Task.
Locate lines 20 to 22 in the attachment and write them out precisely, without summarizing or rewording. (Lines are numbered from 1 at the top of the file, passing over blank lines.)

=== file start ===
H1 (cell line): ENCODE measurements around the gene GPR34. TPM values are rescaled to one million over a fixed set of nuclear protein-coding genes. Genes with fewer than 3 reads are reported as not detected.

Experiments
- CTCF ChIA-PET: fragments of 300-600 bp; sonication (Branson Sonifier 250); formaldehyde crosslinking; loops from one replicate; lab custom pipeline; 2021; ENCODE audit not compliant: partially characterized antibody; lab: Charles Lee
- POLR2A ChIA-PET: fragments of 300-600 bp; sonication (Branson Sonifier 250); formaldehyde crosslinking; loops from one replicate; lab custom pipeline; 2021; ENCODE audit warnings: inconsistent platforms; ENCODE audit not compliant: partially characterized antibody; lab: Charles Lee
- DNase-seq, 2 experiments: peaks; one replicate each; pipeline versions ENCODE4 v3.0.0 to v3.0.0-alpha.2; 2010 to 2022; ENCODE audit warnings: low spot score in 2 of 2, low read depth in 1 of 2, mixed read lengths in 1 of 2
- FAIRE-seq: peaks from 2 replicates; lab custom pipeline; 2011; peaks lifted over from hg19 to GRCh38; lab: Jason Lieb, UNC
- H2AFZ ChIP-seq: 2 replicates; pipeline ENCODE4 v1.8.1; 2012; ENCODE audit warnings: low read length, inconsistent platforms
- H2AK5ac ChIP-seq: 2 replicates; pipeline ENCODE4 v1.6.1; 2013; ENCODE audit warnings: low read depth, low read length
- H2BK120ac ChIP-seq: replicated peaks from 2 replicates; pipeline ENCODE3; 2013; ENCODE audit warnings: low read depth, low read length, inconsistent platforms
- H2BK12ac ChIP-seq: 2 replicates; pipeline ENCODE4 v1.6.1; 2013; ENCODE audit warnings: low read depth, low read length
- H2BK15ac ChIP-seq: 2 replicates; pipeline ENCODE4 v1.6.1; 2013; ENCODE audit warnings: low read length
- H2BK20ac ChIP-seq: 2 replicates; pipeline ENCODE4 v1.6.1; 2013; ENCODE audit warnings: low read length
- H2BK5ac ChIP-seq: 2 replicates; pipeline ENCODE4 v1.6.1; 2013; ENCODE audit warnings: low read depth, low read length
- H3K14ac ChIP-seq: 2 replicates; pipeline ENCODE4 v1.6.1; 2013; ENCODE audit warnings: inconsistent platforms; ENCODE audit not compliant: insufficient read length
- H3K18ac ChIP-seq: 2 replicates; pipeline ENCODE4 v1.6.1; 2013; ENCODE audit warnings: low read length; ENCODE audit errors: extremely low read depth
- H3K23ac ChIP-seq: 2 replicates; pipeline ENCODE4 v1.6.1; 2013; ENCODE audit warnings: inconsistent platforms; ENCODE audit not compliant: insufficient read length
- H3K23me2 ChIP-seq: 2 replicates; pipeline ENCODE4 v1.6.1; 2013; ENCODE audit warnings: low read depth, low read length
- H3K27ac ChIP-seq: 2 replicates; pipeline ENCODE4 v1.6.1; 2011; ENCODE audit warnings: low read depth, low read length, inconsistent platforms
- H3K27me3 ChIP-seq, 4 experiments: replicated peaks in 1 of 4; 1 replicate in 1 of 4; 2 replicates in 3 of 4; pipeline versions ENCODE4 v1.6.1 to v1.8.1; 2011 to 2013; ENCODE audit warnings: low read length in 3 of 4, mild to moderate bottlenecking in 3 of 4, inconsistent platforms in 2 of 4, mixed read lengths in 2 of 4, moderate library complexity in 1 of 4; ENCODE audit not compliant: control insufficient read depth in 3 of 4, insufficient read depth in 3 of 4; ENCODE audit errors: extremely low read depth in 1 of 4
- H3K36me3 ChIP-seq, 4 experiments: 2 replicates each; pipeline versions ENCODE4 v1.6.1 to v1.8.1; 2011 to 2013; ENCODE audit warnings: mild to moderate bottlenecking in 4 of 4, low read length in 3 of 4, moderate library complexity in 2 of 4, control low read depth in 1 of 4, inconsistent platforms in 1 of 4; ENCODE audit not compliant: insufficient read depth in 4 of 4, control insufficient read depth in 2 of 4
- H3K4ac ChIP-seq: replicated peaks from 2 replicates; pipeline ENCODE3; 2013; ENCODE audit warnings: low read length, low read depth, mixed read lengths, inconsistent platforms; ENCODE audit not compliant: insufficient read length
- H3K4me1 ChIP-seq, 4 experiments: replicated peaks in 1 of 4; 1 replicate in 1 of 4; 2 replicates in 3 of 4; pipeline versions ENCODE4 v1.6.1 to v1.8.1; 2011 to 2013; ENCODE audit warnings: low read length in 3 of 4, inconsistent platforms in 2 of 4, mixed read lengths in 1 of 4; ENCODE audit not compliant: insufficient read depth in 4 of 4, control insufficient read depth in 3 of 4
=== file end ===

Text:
- H3K36me3 ChIP-seq, 4 experiments: 2 replicates each; pipeline versions ENCODE4 v1.6.1 to v1.8.1; 2011 to 2013; ENCODE audit warnings: mild to moderate bottlenecking in 4 of 4, low read length in 3 of 4, moderate library complexity in 2 of 4, control low read depth in 1 of 4, inconsistent platforms in 1 of 4; ENCODE audit not compliant: insufficient read depth in 4 of 4, control insufficient read depth in 2 of 4
- H3K4ac ChIP-seq: replicated peaks from 2 replicates; pipeline ENCODE3; 2013; ENCODE audit warnings: low read length, low read depth, mixed read lengths, inconsistent platforms; ENCODE audit not compliant: insufficient read length
- H3K4me1 ChIP-seq, 4 experiments: replicated peaks in 1 of 4; 1 replicate in 1 of 4; 2 replicates in 3 of 4; pipeline versions ENCODE4 v1.6.1 to v1.8.1; 2011 to 2013; ENCODE audit warnings: low read length in 3 of 4, inconsistent platforms in 2 of 4, mixed read lengths in 1 of 4; ENCODE audit not compliant: insufficient read depth in 4 of 4, control insufficient read depth in 3 of 4